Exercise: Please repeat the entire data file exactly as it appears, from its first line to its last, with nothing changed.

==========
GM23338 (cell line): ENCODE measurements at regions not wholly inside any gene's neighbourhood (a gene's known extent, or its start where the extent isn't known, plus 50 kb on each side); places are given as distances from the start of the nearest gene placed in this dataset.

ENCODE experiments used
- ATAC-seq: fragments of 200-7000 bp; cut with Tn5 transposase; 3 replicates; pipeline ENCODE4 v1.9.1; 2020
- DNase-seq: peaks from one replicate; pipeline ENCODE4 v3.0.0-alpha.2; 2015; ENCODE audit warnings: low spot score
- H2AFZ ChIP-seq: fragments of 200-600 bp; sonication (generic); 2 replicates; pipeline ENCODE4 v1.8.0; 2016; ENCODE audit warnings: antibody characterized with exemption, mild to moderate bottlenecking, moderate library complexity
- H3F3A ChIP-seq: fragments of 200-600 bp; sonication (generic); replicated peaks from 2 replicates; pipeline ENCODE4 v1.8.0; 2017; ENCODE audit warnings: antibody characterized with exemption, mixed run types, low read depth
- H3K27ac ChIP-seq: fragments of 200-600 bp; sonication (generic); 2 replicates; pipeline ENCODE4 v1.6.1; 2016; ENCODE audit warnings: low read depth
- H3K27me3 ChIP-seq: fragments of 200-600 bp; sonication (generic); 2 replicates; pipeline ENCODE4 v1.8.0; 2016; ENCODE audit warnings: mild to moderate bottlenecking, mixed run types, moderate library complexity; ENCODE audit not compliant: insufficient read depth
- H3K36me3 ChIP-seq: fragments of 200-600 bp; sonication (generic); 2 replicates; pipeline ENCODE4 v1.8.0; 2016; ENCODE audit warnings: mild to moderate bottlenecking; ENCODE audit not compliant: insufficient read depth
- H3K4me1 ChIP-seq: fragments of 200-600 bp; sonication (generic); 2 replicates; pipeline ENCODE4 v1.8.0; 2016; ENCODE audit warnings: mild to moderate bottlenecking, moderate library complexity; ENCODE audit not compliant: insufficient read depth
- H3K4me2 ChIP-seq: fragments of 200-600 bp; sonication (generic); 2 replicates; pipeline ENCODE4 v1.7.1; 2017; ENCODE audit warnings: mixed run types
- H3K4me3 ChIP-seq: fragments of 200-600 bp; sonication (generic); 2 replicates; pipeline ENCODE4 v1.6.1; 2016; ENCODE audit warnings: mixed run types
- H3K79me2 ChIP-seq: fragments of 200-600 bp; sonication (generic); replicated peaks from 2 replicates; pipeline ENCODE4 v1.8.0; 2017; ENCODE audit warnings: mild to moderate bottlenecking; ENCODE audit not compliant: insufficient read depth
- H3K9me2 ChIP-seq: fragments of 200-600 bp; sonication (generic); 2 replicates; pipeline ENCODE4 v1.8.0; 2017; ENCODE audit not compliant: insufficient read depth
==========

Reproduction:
GM23338 (cell line): ENCODE measurements at regions not wholly inside any gene's neighbourhood (a gene's known extent, or its start where the extent isn't known, plus 50 kb on each side); places are given as distances from the start of the nearest gene placed in this dataset.

ENCODE experiments used
- ATAC-seq: fragments of 200-7000 bp; cut with Tn5 transposase; 3 replicates; pipeline ENCODE4 v1.9.1; 2020
- DNase-seq: peaks from one replicate; pipeline ENCODE4 v3.0.0-alpha.2; 2015; ENCODE audit warnings: low spot score
- H2AFZ ChIP-seq: fragments of 200-600 bp; sonication (generic); 2 replicates; pipeline ENCODE4 v1.8.0; 2016; ENCODE audit warnings: antibody characterized with exemption, mild to moderate bottlenecking, moderate library complexity
- H3F3A ChIP-seq: fragments of 200-600 bp; sonication (generic); replicated peaks from 2 replicates; pipeline ENCODE4 v1.8.0; 2017; ENCODE audit warnings: antibody characterized with exemption, mixed run types, low read depth
- H3K27ac ChIP-seq: fragments of 200-600 bp; sonication (generic); 2 replicates; pipeline ENCODE4 v1.6.1; 2016; ENCODE audit warnings: low read depth
- H3K27me3 ChIP-seq: fragments of 200-600 bp; sonication (generic); 2 replicates; pipeline ENCODE4 v1.8.0; 2016; ENCODE audit warnings: mild to moderate bottlenecking, mixed run types, moderate library complexity; ENCODE audit not compliant: insufficient read depth
- H3K36me3 ChIP-seq: fragments of 200-600 bp; sonication (generic); 2 replicates; pipeline ENCODE4 v1.8.0; 2016; ENCODE audit warnings: mild to moderate bottlenecking; ENCODE audit not compliant: insufficient read depth
- H3K4me1 ChIP-seq: fragments of 200-600 bp; sonication (generic); 2 replicates; pipeline ENCODE4 v1.8.0; 2016; ENCODE audit warnings: mild to moderate bottlenecking, moderate library complexity; ENCODE audit not compliant: insufficient read depth
- H3K4me2 ChIP-seq: fragments of 200-600 bp; sonication (generic); 2 replicates; pipeline ENCODE4 v1.7.1; 2017; ENCODE audit warnings: mixed run types
- H3K4me3 ChIP-seq: fragments of 200-600 bp; sonication (generic); 2 replicates; pipeline ENCODE4 v1.6.1; 2016; ENCODE audit warnings: mixed run types
- H3K79me2 ChIP-seq: fragments of 200-600 bp; sonication (generic); replicated peaks from 2 replicates; pipeline ENCODE4 v1.8.0; 2017; ENCODE audit warnings: mild to moderate bottlenecking; ENCODE audit not compliant: insufficient read depth
- H3K9me2 ChIP-seq: fragments of 200-600 bp; sonication (generic); 2 replicates; pipeline ENCODE4 v1.8.0; 2017; ENCODE audit not compliant: insufficient read depth